1. At one level, there was a great transition from the Middle Ages to the Renaissance. But at another level, there was remarkable continuity as European society endured numerous crises, such as the Back Death, the Hundred Years war, Muslin conquests of Asia Minor and the Balkans, and schism within the Church, and yet persevered.

    1. From the 18th through the mid-20th century, the most common view of historians was that the Middle Ages failed in the 14th and 15th centuries and that the Renaissance marked a dramatic break from it, beginning the modern era.

    2. However, as C.S. Lewis noted in his 1954 inaugural address upon taking the chair of Medieval and Renaissance Literature at Cambridge, there is more continuity that break from the Middle Ages to the Renaissance. He argued that the major break occurred later, especially in the late 18th and 19th centuries, when society departed from any faith, education was increasingly specialized, technology dominated the economic, and the role of government was seen in shaping society anew. See “De Descriptione Temporom from They Asked Me for a Paper,” The Essential C.S. Lewis 471.

    3. The was a shift in society from the High to the Late Middle Ages, and then again to the beginnings of the Renaissance in the late 15th century.

      1. In the High Middle Ages, advancement in theology, prosperity, and the internal peace of Europe seemed to be the norm in Western Europe. The nations of eastern Europe also developed during this era, about 1221 – 1241, and some later occasions, created a crisis that would continue to haunt that region.

      2. In the 14th through mid-15th centuries, a series of crises within the Church and from natural and foreign forces challenged society at its very core. The Church struggled through the Papacy being in Avignon and then the Great Schism; society struggled with war and plague. There were outside invasions from the Ottoman Empire. All of these crises challenged societies, but what is noteworthy is that they survived, albeit in different ways.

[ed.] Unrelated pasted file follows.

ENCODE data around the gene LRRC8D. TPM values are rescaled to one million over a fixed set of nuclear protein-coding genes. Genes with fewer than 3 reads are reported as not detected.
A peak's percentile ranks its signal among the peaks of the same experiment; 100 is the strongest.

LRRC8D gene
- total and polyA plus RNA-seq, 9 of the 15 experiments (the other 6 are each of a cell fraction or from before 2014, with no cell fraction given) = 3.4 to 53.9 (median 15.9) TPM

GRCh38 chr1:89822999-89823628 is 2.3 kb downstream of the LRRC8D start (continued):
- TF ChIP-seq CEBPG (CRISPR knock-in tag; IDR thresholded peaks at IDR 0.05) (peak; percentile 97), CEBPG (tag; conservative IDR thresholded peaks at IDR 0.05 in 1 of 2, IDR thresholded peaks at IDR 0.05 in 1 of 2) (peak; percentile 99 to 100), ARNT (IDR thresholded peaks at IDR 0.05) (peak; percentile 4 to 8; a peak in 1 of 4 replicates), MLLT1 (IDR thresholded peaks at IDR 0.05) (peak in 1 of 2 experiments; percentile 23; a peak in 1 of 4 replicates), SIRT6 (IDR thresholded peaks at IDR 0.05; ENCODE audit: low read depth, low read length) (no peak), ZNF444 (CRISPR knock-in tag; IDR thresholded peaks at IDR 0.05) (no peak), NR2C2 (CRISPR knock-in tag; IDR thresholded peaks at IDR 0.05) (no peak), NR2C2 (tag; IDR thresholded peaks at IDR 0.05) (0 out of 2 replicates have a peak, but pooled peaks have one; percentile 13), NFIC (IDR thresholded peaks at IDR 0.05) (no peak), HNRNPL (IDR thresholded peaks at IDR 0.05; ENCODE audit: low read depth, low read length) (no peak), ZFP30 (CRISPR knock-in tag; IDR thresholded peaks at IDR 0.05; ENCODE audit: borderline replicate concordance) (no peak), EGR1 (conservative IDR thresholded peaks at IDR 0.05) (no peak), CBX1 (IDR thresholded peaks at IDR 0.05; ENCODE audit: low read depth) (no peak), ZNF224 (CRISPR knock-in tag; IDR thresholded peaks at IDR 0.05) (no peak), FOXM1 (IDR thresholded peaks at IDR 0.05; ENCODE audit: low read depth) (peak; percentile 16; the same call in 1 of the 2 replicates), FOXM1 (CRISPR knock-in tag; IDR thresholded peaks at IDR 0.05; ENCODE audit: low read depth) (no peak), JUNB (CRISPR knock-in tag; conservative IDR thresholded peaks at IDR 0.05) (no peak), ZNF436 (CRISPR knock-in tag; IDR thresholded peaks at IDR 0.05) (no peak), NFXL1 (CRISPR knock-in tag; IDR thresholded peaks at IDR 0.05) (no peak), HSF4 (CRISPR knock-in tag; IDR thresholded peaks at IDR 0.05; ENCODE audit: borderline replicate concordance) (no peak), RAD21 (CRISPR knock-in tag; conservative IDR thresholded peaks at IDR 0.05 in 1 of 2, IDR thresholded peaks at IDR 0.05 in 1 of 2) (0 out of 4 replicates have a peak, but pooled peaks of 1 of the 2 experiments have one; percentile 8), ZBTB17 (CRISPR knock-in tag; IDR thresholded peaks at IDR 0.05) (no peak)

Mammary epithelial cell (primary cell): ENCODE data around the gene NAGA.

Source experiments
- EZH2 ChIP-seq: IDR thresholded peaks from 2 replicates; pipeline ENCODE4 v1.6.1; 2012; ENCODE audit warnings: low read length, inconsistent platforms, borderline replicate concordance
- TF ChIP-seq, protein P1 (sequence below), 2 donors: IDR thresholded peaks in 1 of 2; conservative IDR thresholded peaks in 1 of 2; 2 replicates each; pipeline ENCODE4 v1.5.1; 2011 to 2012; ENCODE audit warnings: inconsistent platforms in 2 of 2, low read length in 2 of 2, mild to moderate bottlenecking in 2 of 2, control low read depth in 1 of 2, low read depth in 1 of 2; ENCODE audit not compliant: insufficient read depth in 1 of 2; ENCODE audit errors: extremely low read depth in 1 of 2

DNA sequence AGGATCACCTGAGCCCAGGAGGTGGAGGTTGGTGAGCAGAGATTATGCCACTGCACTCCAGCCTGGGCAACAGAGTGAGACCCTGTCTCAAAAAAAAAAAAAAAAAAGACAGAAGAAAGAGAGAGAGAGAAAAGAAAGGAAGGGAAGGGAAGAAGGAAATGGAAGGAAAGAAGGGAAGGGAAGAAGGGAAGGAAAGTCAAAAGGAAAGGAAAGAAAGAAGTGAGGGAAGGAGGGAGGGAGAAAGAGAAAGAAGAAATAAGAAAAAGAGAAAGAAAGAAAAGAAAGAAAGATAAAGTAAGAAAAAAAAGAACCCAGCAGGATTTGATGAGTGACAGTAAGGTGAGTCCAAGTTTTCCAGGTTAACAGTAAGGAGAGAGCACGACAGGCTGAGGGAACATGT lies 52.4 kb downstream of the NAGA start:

3. In the Renaissance era, a new optimism and prosperity did dawn that made life easier and culture more varied. But those very advantages would prepare the way for opulence, excessive power in the hands of the few, dissatisfaction and eventually division within Christianity.

  2. The return of the Papacy back to Rome caused controversies that would lead to the greatest schism in the West up to that point.

    1. Under Gregory IX, the papal court returned to Rome, but the next election there led to a disputed result,

      1. Due to the protests against the Avignon Papacy, and with the strenuous urging of St. Catherine of Siena, a third order Dominican, Gregory XI moved back to Rome in 1376 and 1377. Most of the papal court and the cardinals opposed this move.

      2. Soon after the move, Gregory XI died in 1378; and the Roman people were determined that the cardinals would elect an Italian Pope, who would be more likely to keep the papacy there in Rome.

      3. And, so, under heavy pressure from the crowds, who were threatening to riot, the cardinals elected Bartholomew Prignani, the archbishop of Bari in southern Italy, as Pope. He took the name Urban VI and things seemed to be resolved. But he turned out to be very anti-French and routinely disparaged the French cardinals, who were in the majority.

      4. In response, about half of the cardinals went to a small town outside of Rome and declared that the election of Urban VI was invalid due to coercion by the mobs. They then elected a French archbishop Cardinal Robert of Genova, who took the name Clement VII and immediately went back to Avignon with his cardinals.